Julian Knight, chair of the Digital, Culture, Media and Sport Committee which has investigated the club’s racism scandal affecting whistleblower Azeem Rafiq, urged Yorkshire CCC members to “continue the process of the club’s rehabilitation” by backing a reform plan put forward by new chairman Lord Kamlesh Patel.
Mr Knight said: “This should be just the first step in cricket putting its house in order.
“Such a move however will not only secure the long-term future of the club by restoring international matches to Headingley but will act as signal to the wider cricketing world that, with the right will, strong and determined action can be taken to tackle the scourge of racism that has stained the game.”
The high-stakes emergency general meeting is to take place at Headingley on Thursday, March 31 at 6pm - the same day as a deadline set by the ECB for club reforms to be agreed that will allow international cricket to return.
The ECB suspended Yorkshire CCC from hosting international matches in November but said in February it felt sufficient progress had been made under Lord Patel that the suspension could be lifted - meaning that a planned England Test Match at Headingley against New Zealand in June and a One-Day game against South Africa in July should be able to go ahead.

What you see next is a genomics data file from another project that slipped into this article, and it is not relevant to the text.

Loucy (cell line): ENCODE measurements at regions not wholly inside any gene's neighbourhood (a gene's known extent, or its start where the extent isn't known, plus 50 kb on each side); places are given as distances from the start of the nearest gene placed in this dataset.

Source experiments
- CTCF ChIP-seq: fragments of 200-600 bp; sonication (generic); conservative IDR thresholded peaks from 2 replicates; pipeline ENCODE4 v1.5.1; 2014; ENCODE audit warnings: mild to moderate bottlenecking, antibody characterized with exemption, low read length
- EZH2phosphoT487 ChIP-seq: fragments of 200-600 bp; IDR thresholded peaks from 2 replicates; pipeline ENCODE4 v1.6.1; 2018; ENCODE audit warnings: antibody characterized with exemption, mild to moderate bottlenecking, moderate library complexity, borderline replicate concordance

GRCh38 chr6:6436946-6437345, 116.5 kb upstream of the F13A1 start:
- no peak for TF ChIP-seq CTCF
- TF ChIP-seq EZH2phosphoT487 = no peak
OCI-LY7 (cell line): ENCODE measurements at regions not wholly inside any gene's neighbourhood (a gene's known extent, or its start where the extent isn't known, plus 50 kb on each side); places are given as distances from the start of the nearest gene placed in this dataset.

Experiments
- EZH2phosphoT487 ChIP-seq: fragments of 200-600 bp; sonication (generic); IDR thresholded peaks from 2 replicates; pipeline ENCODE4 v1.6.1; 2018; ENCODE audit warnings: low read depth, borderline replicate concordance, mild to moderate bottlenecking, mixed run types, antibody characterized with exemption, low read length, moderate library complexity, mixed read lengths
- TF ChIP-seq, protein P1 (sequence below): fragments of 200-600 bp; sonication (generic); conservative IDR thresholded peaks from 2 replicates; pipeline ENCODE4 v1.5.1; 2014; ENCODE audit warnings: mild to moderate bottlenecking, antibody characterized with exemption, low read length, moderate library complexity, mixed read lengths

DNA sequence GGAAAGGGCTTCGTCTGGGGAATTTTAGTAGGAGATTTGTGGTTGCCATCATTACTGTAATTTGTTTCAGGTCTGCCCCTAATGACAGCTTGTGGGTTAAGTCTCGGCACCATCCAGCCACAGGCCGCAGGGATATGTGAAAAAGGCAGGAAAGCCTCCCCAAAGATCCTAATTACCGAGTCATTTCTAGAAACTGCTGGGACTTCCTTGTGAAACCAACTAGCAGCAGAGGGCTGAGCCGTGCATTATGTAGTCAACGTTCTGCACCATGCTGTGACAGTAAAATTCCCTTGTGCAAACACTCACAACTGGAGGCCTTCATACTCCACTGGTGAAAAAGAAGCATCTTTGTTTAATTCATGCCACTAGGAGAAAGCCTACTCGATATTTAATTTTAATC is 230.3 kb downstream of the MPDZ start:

However, the ECB’s decision that international cricket could return came with two vital conditions - that by the end of March, Yorkshire must have resolved issues relating to rule changes and decisions which had been subject to “procedural flaws” and that club rules must be amended relating to the appointment and operation of the board, including the removal of powers currently held by the Graves Trust.
Hosting international cricket is vital to the club’s finances - its most recently-published accounts showed in 2019 that from its overall £18m revenue, £10.4m came from international games.
A circular sent to members earlier this month said the entire future of the club would be in doubt if Test cricket does not return.
It warned: “On the basis of independent insolvency advice and in light of the financial position of the club if Test cricket is not returned to Yorkshire, the leadership of the club will have little choice but to seek a restructuring solution and that includes the potential dissolution of the club.”
An “oversight” in notifying the Financial Conduct Authority about club rule changes has meant Lord Patel’s appointment as chair in November was not legally valid, while there were not enough serving directors for the appointment of club secretary and acting CEO Paul Hudson in December to be valid either.
Members are being asked to formalise their appointments as part of the reforms process and prevent them facing potential legal action over decisions made since November, including the sackings of 16 staff members.
Meanwhile, members are also being asked to accept a change which will see the Graves Trusts, which are linked to the family of former Yorkshire and England Cricket Board chairman Colin Graves and owed millions by the club, lose veto powers over future board decisions.
Mr Graves himself has already voted in favour of the reforms.
Other proposed changes include backing the appointment “of a diverse range of independent non-executive board members”.
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